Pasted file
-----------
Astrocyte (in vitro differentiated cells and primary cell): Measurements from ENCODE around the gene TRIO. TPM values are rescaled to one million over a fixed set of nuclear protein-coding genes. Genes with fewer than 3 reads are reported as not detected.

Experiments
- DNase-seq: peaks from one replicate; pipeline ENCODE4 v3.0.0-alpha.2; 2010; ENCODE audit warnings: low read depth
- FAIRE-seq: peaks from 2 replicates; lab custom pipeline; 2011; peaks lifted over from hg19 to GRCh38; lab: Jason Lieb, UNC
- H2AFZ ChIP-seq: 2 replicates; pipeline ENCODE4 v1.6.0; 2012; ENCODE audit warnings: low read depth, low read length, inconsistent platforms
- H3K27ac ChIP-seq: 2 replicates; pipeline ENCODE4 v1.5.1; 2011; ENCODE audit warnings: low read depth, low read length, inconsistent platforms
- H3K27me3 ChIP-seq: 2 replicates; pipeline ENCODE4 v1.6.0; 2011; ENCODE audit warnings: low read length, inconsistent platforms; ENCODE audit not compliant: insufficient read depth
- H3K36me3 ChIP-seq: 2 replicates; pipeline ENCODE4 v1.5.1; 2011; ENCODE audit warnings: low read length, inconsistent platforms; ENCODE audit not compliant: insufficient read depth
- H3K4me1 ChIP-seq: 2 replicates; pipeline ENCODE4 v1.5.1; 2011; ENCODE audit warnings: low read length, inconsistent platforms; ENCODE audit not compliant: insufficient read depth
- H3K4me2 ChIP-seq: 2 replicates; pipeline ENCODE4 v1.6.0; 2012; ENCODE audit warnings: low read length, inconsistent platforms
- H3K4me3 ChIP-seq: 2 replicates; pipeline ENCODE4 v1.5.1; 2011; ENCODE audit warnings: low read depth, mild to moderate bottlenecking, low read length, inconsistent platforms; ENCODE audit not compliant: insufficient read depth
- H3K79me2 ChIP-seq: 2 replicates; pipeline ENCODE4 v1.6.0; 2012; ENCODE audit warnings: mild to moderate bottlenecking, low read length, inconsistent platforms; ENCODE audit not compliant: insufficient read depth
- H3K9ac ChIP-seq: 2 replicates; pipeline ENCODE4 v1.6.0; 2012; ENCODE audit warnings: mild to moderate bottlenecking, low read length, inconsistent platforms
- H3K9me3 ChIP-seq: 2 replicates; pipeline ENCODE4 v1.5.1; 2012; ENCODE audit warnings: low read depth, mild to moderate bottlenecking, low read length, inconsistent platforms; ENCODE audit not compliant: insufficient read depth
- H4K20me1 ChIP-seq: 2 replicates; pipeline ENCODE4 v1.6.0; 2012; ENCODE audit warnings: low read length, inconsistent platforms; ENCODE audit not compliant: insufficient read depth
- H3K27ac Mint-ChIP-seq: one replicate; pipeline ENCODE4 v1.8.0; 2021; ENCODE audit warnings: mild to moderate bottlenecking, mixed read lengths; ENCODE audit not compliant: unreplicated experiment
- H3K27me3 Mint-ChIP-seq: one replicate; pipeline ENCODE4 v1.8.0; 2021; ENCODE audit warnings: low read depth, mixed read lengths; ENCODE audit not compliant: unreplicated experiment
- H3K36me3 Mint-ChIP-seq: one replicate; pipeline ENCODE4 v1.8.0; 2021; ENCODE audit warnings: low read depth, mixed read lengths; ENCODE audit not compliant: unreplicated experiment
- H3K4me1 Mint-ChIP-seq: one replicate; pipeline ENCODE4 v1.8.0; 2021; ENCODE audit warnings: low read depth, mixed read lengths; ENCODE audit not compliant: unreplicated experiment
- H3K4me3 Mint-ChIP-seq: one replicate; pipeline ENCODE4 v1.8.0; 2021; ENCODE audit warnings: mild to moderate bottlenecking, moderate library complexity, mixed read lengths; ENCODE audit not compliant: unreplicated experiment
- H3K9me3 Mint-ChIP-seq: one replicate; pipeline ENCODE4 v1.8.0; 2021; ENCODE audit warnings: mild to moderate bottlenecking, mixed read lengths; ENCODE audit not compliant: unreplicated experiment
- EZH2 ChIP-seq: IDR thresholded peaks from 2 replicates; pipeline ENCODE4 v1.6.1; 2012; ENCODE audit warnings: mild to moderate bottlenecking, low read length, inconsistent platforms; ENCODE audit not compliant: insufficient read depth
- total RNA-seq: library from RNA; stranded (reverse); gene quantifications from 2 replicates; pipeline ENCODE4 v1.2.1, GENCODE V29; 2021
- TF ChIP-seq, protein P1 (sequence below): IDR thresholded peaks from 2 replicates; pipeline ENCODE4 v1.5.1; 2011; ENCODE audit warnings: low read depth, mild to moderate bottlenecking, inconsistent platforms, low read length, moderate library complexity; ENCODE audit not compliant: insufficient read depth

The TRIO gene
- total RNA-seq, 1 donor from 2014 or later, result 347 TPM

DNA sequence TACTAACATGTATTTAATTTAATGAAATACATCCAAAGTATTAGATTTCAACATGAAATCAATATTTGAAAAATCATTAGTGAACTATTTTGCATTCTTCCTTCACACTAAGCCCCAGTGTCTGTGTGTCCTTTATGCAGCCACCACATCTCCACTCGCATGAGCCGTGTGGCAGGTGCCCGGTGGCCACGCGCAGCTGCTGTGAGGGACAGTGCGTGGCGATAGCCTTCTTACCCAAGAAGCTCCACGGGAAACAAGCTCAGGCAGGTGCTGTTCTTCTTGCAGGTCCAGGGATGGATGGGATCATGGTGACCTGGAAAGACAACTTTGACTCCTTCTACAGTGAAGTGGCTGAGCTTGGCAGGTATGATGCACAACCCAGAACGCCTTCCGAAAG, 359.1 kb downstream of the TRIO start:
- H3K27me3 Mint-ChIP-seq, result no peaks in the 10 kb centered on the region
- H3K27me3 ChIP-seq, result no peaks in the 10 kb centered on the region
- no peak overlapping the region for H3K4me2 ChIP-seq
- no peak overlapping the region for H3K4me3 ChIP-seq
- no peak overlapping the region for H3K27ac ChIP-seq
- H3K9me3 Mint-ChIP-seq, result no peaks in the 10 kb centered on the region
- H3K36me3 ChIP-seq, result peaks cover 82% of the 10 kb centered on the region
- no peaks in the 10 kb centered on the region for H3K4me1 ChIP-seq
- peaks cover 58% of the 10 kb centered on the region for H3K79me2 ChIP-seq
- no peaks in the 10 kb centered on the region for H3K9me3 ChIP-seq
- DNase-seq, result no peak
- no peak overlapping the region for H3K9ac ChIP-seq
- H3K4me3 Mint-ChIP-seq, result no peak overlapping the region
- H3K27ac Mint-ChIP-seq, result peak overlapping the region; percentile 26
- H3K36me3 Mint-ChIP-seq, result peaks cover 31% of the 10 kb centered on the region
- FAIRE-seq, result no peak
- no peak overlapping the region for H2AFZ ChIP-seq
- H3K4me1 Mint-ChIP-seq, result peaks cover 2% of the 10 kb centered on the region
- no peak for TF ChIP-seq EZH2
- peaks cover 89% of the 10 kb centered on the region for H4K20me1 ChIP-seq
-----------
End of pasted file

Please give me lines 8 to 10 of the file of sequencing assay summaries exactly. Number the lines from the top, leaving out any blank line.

- H3K36me3 ChIP-seq: 2 replicates; pipeline ENCODE4 v1.5.1; 2011; ENCODE audit warnings: low read length, inconsistent platforms; ENCODE audit not compliant: insufficient read depth
- H3K4me1 ChIP-seq: 2 replicates; pipeline ENCODE4 v1.5.1; 2011; ENCODE audit warnings: low read length, inconsistent platforms; ENCODE audit not compliant: insufficient read depth
- H3K4me2 ChIP-seq: 2 replicates; pipeline ENCODE4 v1.6.0; 2012; ENCODE audit warnings: low read length, inconsistent platforms